next up previous contents index
Next: 11.2 The format Up: 11 Schemas Previous: 11 Schemas

11.1 Creating a Qddb Database

The Schema file is the only file that you need to edit in order to setup a Qddb database. Remember from chapter 2, your Schema file (along with the other Qddb files) is automatically generated when you enter the command: ``$ qnewdb <DatabaseName>''

For example, if you enter the commands shown in figure 11.1

$ cd ~/Databases
$ qnewdb MyRecords

Figure 11.1: Steps to creating a new Database(Schema)

Qddb will automatically create the ``~/Databases/MyRecords'' subdirectory. Inside this subdirectory, Qddb creates several directories/files; each of these files are briefly described below:

Immediately after performing the ``qnewdb MyRecords'' command you need to edit the Schema file (using your normal editor such as vi or emacs) to describe your database. Qddb uses this Schema file to setup your database.
This directory initially contains only one file -- NextNumber. NextNumber is a file used by Qddb to determine the ``next number'' of the filename that gets stored in the Additions directory. This number is actually a sequential number that gets incremented each time an entry is added to your database. Each time you add a new record to your database, Qddb determines what number this entry is (by reading the ``NextNumber'' file) and then stores the information in the file beneath the Additions directory. The filename is the number of the entry. For example, the first time you save an entry from nxqddb, a file named ``1'' is created in the Additions directory. The second entry has the filename ``2'', the third ``3'', and so forth. These files are added to the ``Database'' file and removed from the Additions directory whenever you do a ``qstall'' command.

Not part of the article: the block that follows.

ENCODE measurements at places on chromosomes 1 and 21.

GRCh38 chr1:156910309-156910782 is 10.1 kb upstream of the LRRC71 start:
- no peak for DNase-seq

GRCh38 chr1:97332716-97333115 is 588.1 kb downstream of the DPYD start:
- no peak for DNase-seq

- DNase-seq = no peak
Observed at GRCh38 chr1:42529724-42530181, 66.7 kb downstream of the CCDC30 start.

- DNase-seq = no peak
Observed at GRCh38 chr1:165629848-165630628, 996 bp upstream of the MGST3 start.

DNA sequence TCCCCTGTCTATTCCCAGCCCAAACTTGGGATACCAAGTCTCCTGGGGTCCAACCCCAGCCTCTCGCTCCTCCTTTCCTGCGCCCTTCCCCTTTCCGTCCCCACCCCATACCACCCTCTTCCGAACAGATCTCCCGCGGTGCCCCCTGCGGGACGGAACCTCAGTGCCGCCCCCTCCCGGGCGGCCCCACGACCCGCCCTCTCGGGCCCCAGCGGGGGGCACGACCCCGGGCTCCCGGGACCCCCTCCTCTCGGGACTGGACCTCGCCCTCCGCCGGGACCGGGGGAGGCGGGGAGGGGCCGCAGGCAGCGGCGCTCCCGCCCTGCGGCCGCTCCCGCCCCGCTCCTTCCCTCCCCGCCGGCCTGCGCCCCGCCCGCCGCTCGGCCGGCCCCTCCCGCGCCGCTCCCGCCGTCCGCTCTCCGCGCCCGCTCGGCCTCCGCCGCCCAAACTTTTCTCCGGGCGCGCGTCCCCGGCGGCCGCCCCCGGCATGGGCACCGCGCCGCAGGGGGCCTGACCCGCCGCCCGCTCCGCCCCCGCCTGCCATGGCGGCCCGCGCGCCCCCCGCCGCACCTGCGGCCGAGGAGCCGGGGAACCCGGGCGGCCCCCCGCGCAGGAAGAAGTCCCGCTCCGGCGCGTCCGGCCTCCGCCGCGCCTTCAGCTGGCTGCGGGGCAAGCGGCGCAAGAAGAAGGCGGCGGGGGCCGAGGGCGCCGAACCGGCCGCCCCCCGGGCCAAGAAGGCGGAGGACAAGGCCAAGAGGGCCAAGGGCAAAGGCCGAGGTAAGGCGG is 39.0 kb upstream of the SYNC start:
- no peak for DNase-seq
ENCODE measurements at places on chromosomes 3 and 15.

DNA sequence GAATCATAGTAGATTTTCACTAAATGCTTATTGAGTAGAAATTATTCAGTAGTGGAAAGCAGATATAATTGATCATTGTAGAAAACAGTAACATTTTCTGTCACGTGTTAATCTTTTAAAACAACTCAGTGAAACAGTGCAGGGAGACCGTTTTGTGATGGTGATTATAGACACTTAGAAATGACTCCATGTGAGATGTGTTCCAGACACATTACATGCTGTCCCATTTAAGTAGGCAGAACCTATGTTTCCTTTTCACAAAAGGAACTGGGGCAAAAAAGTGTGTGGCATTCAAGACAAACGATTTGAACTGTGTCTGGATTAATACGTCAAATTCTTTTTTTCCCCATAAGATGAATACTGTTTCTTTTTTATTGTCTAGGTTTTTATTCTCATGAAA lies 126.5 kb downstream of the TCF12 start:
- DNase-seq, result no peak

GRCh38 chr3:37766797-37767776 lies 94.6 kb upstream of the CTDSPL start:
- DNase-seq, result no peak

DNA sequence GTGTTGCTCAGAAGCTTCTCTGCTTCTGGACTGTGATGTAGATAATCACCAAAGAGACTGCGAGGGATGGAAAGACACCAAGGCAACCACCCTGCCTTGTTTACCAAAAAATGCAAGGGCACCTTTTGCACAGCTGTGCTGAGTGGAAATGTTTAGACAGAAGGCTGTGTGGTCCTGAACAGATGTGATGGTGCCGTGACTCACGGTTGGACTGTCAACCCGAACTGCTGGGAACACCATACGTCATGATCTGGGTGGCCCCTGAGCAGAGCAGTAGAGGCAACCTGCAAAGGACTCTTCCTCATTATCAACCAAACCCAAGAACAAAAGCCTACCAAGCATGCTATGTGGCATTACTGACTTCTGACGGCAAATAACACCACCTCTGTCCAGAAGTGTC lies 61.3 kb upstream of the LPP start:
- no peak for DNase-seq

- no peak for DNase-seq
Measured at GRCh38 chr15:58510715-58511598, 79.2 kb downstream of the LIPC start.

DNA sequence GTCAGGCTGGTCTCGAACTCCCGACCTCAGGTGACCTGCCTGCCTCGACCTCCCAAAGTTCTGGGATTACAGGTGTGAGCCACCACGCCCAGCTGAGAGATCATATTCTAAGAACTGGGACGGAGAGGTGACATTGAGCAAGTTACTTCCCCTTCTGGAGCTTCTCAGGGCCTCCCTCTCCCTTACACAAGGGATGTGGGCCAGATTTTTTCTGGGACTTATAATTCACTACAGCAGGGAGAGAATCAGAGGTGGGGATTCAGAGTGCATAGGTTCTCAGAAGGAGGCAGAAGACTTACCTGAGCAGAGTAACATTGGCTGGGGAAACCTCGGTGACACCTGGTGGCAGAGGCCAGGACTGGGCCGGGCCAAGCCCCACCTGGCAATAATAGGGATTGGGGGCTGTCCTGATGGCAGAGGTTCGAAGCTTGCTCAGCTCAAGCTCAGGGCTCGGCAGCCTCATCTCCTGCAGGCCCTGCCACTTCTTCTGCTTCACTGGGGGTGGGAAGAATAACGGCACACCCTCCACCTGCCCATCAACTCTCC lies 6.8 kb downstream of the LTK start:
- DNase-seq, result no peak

This file is initially empty when you first do a ``qnewdb'' command. The Database file gets populated when you perform the ``qstall'' command. The qstall (short for Qddb stabilize all) command stabilizes the Qddb database. Meaning, Qddb reads all the Additions' files to add to the database, and then regenerates its indexes. If you *really* know what you're doing, you can even edit this Database file (however we don't recommend this since its easy enough to do within nxqddb!)
Indexing files
Qddb will create its indexing files and store them in your Database's subdirectory: HashTable, KeyIndex, Database.key, Index and NumericIndex. You should *not* modify these files.
Qddb creates new files in the Changes subdirectory to store any modifications that you make to existing tuples. You should not make any modifications to the files stored in this directory.

next up previous contents index
Next: 11.2 The format Up: 11 Schemas Previous: 11 Schemas

Herrin Software Development, Inc.